CharterFolk Chat: Round 2 With Howard Fuller – Having No Right to Not Get Up and Try to Make a Difference Every Single Day

Good morning, CharterFolk.

Today it’s my pleasure to share with you a new CharterFolk Chat with Howard Fuller.

Click here to read the full transcript of our chat with Howard.

Those of you who have been with CharterFolk since the beginning may remember Howard’s and my first discussion two years ago. For our second round, we dive deeply into a wide range of topics. As always happens any time I have a chance to talk with Howard, I find that I now have a stack of new books on my reading list, and I provide links below for those of you who may want to read along. I also provide links to other materials that Howard and I make reference to during our time together.

I do hope you have a chance to watch the interview in its entirety. For those of you wanting to get to different parts of the discussion, I provide a summary of highlights below. I also provide links embedded within the minute marks which will draw you directly to that section of the interview.

Before we turn to that, there is one piece of context I should share with you. At the beginning of the conversation, I ask Howard to recount for us the story of his shoes in Mozambique. It is a story that appears in No Struggle No Progress.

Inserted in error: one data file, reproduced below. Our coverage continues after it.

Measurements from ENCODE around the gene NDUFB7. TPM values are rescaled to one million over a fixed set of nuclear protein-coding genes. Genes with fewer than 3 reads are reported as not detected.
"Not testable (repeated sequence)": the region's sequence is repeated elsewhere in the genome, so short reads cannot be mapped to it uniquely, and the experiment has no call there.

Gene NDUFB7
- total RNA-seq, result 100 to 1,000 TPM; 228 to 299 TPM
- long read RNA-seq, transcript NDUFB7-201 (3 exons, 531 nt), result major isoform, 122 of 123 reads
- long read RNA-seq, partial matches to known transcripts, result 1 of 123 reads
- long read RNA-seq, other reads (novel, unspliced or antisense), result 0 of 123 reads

If you haven’t had a chance to read it yet, I highly encourage you to do so. It helps you understand even more deeply the extraordinary life that Howard has led.

In Chapter 7, “Hanging With Freedom Fighters,” Howard recounts how he travelled to Tanzania in 1971 and ended up making an unplanned trip on foot into Mozambique to spend time with guerrillas from the Mozambique Liberation Front.

Here’s the picture that Howard references in the interview. (Note duck tape on shoes.)

Here are the highlights of our conversation:

  • At the 1:30 mark, Howard recounts for us the story of his shoes in Mozambique.
  • At 4:39, building on the story of his time with the Freedom Fighters, Howard explains that being deeply committed to purpose has been his most important preparation for all the various, and often daunting, challenges he has confronted in life.